Pressure Gradient Force
The speed and direction of the wind is governed by three forces; the pressure gradient force (PGF), the Coriolis Force and friction. PGF is the force produced by differences in barometric pressure between two locations and is responsible for the flow of air from an area of high pressure to an area of low pressure.
The diagram left shows an idealized surface weather map containing a 1030+ mb high pressure system and a 1002+ mb low pressure system. In the absence of the Coriolis Force and friction, the wind flows directly from the center of the high to the center of the low. The speed of this flow is dictated by the magnitude of the change in barometric pressure and the distance between the centers of the high and the low.
The diagrams below demonstrate an environment characterized by weak (left) and strong (right) pressure gradient force. In both examples, the surface high is observed at 1012 mb and the surface low is at 1000 mb resulting in a 12 mb difference. The curved lines between the high and low represent a portion of the 1008 mb and 1000 mb isobars, or contours of constant barometric pressure. In the example of weak PGF (left), the high and low are 100 km apart resulting in a PGF of .12 mb/km. In the example of strong PGF, the high and low are only 20 km apart which produces a PGF of .60 mb/km -- a 500% increase over the weak PGF example.
Stronger winds are generally expected when significant pressure differences occur over relatively short distances. On most surface weather charts produced by NOAA agencies, isobars are plotted at 4 mb intervals. It is difficult to accurately determine wind speeds by looking at a surface weather chart, but it is possible to identify areas where the wind is relatively stronger or weaker by examining the spacing of the isobars.
For example, the surface analysis from 12Z (8 am) on June 21, 2011 (above, left) shows a low pressure system dominating the central Plains and a high pressure center located over Virginia. The isobars surrounding this low, particularly on the northwest side, are much closer together than those near the high in Virginia. These closely packed isobars indicate pressure is changing quickly over a much shorter distance thereby suggesting a much higher PGF. As a result, one would expect the wind speeds to be higher in Nebraska and South Dakota than in the Virginia area, an assessment that is confirmed by the chart of surface wind speeds at the same time (above, right). The chart indicates that wind speeds on the northern-most side of the low were 16.5 knots and a mere 1.5 knots near the center of the high.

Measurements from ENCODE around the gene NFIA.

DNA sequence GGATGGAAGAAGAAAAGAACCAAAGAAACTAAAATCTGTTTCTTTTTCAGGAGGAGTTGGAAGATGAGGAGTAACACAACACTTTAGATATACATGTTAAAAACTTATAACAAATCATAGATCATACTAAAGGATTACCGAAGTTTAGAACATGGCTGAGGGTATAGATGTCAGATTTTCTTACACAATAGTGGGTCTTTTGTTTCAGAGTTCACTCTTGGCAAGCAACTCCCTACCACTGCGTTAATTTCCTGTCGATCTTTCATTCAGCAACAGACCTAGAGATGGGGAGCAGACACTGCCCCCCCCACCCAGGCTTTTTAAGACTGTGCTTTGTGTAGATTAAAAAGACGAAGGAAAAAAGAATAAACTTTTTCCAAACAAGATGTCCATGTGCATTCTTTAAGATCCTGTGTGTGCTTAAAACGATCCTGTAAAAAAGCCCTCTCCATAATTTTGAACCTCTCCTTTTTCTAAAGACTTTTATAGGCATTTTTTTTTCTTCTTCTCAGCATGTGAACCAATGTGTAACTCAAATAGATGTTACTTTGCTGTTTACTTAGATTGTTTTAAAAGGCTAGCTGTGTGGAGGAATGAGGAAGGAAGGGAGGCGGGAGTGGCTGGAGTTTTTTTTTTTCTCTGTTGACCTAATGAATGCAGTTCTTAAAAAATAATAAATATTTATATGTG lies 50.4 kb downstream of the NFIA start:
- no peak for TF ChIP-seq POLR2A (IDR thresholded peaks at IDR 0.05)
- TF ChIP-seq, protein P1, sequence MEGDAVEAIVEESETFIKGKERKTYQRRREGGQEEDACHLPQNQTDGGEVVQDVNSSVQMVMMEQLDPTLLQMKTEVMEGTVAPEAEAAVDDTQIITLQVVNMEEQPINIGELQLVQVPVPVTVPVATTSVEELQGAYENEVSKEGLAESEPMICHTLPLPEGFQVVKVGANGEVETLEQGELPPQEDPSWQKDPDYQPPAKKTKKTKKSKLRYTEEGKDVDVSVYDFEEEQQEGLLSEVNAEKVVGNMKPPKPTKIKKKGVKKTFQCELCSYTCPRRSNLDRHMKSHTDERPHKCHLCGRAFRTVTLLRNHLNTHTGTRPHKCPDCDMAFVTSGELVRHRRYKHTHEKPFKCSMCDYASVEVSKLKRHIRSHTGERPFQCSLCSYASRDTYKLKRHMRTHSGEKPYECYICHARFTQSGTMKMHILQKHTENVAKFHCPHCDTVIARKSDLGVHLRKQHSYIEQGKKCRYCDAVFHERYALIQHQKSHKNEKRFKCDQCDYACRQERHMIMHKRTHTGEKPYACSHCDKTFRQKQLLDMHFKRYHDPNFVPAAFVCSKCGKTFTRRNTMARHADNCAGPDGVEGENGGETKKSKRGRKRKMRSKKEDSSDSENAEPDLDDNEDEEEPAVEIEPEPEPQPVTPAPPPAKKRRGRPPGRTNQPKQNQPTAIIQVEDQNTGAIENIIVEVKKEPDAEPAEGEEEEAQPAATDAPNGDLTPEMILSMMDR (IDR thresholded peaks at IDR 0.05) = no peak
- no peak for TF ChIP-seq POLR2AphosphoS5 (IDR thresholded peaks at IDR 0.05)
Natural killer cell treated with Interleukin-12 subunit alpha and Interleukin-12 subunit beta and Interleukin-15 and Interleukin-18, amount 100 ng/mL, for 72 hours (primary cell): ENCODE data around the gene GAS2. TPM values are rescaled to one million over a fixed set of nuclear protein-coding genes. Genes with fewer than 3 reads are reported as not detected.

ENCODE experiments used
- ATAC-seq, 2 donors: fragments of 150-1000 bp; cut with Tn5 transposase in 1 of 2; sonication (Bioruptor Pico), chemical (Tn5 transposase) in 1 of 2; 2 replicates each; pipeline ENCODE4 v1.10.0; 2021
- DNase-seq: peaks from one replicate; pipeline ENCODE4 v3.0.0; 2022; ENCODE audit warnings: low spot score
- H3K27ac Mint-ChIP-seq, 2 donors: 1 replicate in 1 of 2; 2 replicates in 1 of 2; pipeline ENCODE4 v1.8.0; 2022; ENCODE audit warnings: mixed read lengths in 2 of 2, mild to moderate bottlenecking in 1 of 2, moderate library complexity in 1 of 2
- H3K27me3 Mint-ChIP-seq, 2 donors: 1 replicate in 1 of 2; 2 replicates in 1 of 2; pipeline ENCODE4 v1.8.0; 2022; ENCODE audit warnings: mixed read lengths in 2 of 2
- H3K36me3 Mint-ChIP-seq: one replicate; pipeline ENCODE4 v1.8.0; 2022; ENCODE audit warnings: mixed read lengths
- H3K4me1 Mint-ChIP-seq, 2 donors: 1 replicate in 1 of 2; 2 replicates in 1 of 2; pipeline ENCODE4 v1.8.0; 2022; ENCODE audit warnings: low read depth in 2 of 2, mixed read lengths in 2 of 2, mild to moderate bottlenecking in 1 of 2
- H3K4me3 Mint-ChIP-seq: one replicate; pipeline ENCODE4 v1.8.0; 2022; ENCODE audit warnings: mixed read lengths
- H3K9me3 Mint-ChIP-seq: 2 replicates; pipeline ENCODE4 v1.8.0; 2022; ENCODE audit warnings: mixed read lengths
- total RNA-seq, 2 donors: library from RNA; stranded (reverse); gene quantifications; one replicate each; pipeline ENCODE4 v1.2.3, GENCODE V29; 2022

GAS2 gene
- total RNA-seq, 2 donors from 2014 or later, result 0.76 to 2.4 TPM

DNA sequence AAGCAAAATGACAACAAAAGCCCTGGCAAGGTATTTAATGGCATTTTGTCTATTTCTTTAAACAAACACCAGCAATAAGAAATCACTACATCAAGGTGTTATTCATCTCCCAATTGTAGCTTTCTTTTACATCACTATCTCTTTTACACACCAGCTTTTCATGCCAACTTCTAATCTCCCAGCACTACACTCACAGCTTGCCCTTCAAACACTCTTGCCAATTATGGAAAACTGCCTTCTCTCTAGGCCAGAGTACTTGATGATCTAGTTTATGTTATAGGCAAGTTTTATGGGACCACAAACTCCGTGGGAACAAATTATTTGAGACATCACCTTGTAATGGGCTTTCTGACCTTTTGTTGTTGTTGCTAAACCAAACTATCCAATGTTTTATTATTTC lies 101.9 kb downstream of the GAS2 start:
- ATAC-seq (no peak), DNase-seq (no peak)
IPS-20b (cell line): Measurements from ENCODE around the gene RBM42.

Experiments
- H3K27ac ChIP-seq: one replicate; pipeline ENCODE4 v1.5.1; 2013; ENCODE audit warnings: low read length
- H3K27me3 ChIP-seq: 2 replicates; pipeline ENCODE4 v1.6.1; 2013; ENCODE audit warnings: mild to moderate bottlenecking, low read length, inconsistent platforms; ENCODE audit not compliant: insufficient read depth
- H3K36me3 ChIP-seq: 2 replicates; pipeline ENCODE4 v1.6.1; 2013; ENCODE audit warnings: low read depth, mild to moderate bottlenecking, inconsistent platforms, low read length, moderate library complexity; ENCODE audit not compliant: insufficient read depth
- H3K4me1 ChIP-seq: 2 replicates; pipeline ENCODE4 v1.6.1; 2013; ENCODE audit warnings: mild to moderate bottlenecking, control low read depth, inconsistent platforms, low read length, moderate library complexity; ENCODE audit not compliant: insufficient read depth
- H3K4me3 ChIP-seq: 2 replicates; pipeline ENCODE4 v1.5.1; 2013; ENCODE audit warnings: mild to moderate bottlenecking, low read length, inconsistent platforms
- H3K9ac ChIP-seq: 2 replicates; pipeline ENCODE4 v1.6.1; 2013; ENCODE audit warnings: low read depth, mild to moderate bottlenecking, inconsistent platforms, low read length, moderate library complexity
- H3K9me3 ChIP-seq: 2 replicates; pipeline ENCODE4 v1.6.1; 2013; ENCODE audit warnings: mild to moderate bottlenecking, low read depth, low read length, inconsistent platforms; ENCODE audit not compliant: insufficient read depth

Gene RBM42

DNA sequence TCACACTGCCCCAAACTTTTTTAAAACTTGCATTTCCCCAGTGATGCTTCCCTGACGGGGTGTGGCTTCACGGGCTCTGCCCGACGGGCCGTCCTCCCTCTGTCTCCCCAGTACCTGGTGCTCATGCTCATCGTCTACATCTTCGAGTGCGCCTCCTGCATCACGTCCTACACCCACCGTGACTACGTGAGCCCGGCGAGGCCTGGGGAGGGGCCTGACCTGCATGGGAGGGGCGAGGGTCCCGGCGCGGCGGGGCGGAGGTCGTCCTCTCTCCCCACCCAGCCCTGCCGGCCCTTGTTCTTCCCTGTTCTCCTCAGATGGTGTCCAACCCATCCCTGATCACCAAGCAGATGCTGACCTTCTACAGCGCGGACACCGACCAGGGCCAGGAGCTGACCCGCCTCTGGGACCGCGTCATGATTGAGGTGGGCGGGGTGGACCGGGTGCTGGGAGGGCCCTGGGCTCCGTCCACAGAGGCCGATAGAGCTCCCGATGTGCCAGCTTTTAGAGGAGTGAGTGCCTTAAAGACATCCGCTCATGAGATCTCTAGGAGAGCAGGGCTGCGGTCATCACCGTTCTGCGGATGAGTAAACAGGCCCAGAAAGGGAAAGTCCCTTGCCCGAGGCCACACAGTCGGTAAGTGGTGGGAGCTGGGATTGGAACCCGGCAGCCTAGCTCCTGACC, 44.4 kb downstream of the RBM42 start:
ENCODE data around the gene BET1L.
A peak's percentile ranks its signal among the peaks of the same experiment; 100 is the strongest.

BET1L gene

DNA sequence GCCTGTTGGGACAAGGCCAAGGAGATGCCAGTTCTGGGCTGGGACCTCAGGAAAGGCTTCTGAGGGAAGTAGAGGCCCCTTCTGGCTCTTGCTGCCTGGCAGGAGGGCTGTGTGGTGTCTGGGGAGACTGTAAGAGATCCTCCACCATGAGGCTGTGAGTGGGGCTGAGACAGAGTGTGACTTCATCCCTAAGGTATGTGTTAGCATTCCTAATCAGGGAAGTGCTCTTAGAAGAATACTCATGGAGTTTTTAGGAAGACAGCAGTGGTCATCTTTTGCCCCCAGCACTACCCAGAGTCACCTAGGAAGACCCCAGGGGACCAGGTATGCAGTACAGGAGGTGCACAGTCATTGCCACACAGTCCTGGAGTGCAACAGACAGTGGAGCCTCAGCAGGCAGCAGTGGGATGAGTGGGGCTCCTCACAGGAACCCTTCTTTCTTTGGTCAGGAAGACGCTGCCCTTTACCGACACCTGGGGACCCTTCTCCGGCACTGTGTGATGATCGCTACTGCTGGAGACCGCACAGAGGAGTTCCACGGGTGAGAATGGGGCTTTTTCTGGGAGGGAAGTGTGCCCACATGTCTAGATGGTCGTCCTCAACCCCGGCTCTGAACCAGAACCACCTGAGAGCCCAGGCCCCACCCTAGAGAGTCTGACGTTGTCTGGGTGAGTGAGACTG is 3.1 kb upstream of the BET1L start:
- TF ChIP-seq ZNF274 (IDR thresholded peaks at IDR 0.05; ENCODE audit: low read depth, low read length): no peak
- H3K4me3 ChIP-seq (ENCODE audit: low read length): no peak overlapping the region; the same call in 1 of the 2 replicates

The Coriolis Force
A quick look at the flow of the wind (streamline analysis) valid at 12Z on June 21, 2011 (below) will dispel any notion that the wind flows directly from the center of a high to the center of a low. In fact, it is difficult to find a straight line among the many twisting and turning arrows covering the United States. And it is very evident that there isn't a wind arrow originating near the high in Virginia and ending in the low in eastern Nebraska.
The flow represented on the streamline analysis above, is the result of the combined influence of the Coriolis Force and friction on the pressure gradient force. Due to the rotation of the Earth, the Coriolis Force causes the wind to curve to the right in the Northern Hemisphere (and left in the Southern Hemisphere). The magnitude of the Coriolis Force is not constant and its influence is enhanced with increases in latitude and wind speed. As such, the influence of the Coriolis Force is essentially zero at the Equator and over very short distances and reaches its maximum near the North and South Pole. In the absence of friction, the Coriolis Force tends to offset the pressure gradient force to produce a wind that flows parallel to isobars. Of course, wind always encounters friction at or near the surface, so let's turn to the explanation of this last force.
The surface of the Earth is not smooth, and as the wind blows it is subject to friction as it encounters surface features such as mountains, hills, buildings, trees, etc. Frictional influence on the wind is essentially restricted to the atmospheric layer below 5,000 feet (1,500 meters) and varies considerably based upon the roughness of the terrain. Friction is at a minimum over water and strongest over mountainous areas. Regardless of the magnitude, friction acts to slow wind speeds and reduce the impact of the Coriolis Force.
When the pressure gradient force, the Coriolis Force and friction are combined, the result is a wind (in the Northern Hemisphere) that flows clockwise and outward around an area of high pressure and counter-clockwise and inward towards an area of low pressure as shown on the idealized image above. Note how the dark arrows representing the wind cross the isobars surrounding the high and low at a slight angle. The angle at which the wind crosses isobars ranges from 10° over a smooth surface such as water and and as much as 40° over mountainous areas.